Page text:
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‘It’s My duty to save Lives’ The story of Yukio Shige

19 July 2018 03:29 pm - 0     - {{hitsCtrl.values.hits}}

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Sometimes you feel so low in your life that you have no energy to move ahead. The only option may be giving up. This could be due to many factors including depression, loss of a loved one or the lack of a support system. However much we think we could stand up on our own feet, sometimes we need someone to hold us and give us a little push. Sometimes you may pick up cues from which you could realise if one is sad or not and taking a little bit of effort to ‘put them back on track’ is a heroic act. 


Yukio Shige, a 70-year old retired police officer from Japan has saved over 500 lives to date. Japan has been ranked as a country with one of the highest rates of suicide and with individuals like Shige these rates could be lowered. As a practice, Shige patrols the Tojinbo cliffs on the Sea of Japan with three other volunteers, keeping a lookout for, and speaking to people contemplating ending their life.  Speaking to the Independent – UK Shige explains the pain he has gone through in dealing with suicide. “I have seen so much grief. I don’t wish to hear anymore mourning,” he said. With a pair of binoculars, Shige observes the nooks and crannies of Tojinbo in his daily search. 

 

Yukio Shige, a 70-year old retired police officer from Japan has saved over 500 lives to date. Japan has been ranked as a country with one of the highest rates of suicide and with individuals like Shige these rates could be lowered.

 


Shige was also featured on the documentary series 101 East on Al Jazeera, a weekly current affairs television programme that focuses on Asia, its diverse cultures and conflicting politics. In his documentary Shige relates the challenges he faces in tracking people who are depressed. The numerous suicides that have taken place at Tojinbo have made it a tourist destination today and the large numbers of tourists it attracts daily adds to the challenge.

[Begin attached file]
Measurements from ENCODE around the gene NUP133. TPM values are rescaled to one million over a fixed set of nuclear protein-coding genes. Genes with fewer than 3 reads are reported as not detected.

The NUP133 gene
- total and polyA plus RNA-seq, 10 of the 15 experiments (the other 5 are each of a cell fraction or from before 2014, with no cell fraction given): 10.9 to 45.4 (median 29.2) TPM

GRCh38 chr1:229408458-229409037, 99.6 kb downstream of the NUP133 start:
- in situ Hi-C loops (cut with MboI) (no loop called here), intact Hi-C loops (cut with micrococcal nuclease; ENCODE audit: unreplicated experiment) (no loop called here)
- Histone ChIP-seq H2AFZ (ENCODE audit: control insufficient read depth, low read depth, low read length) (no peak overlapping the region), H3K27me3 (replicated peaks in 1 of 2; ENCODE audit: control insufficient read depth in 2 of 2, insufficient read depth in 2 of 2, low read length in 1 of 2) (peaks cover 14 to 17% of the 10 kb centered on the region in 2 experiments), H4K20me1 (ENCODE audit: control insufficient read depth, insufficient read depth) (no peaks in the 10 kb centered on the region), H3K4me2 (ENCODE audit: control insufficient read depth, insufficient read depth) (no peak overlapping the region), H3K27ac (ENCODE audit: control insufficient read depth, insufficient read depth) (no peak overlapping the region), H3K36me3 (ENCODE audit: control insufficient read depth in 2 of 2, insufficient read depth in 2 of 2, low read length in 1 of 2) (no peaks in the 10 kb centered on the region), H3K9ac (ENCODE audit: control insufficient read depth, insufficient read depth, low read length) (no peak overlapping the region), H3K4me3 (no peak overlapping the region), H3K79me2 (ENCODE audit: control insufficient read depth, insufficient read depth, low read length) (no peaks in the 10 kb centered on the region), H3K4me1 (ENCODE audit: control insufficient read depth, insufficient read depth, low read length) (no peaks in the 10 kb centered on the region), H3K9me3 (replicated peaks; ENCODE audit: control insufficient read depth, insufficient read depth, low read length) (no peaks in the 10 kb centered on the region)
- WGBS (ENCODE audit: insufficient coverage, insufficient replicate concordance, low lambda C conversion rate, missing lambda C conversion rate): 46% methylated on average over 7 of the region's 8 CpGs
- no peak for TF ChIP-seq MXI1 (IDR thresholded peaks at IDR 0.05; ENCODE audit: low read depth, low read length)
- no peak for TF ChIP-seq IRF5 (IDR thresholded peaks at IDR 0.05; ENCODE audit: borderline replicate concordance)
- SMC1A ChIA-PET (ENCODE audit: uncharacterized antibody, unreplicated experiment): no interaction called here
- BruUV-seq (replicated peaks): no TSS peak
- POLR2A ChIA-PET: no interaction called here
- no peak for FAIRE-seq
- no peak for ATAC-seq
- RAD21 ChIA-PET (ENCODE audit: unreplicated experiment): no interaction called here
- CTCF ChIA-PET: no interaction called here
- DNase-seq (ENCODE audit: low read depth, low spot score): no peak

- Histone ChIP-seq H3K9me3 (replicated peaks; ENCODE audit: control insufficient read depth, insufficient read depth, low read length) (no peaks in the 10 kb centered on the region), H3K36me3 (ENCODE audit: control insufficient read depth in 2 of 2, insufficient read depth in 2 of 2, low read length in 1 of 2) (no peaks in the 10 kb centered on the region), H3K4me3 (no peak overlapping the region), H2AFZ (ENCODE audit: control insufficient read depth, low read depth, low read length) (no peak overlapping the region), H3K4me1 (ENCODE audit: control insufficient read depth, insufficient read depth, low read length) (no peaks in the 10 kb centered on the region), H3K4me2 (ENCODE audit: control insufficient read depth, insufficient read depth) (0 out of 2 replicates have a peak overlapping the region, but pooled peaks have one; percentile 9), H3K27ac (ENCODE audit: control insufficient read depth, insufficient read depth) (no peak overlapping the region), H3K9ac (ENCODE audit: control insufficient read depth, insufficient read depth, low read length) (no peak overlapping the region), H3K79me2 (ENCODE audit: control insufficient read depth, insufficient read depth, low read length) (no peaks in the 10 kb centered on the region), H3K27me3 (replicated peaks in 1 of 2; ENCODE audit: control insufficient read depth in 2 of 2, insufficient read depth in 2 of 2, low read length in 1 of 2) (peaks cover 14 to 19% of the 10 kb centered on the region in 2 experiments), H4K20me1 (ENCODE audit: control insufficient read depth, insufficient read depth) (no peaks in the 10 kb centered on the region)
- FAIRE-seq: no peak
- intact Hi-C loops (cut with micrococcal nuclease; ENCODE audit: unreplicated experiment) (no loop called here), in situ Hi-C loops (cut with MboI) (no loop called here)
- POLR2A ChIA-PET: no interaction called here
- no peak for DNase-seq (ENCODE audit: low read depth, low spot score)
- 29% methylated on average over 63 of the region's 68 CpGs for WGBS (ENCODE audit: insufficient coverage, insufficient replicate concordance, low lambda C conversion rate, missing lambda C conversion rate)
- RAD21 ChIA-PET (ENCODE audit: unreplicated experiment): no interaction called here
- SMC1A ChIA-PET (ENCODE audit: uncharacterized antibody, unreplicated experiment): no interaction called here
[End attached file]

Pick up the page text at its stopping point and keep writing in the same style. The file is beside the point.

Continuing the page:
Speaking in the documentary Shige says that it is important to observe their emotions. “Sometimes, people who contemplate ending their lives keep staring at the sea,” Shige added. “They are lost in deep thought and some are engaged in conversations, that even if one eavesdrops, they wouldn’t notice. We take those who want our help to the six apartments we own so that they can repair and rebuild their lives. We help them get their lives back.”

 

We take those who want our help to the six apartments we own so that they can repair and rebuild their lives. We help them get their lives back

 


We all have various challenges to face in life and everyone will not have the equal amount of courage and support to face them.


If you observe some change in a person, if they prefer being isolated, have lost their appetite and show similar behaviours, always be by their side. If these behaviours continue over a period, refer them to a psychologist or a support group that will help to bring him or her out of the darkness. 


Several local organisations such as Sumithrayo are geared to help those in despair.

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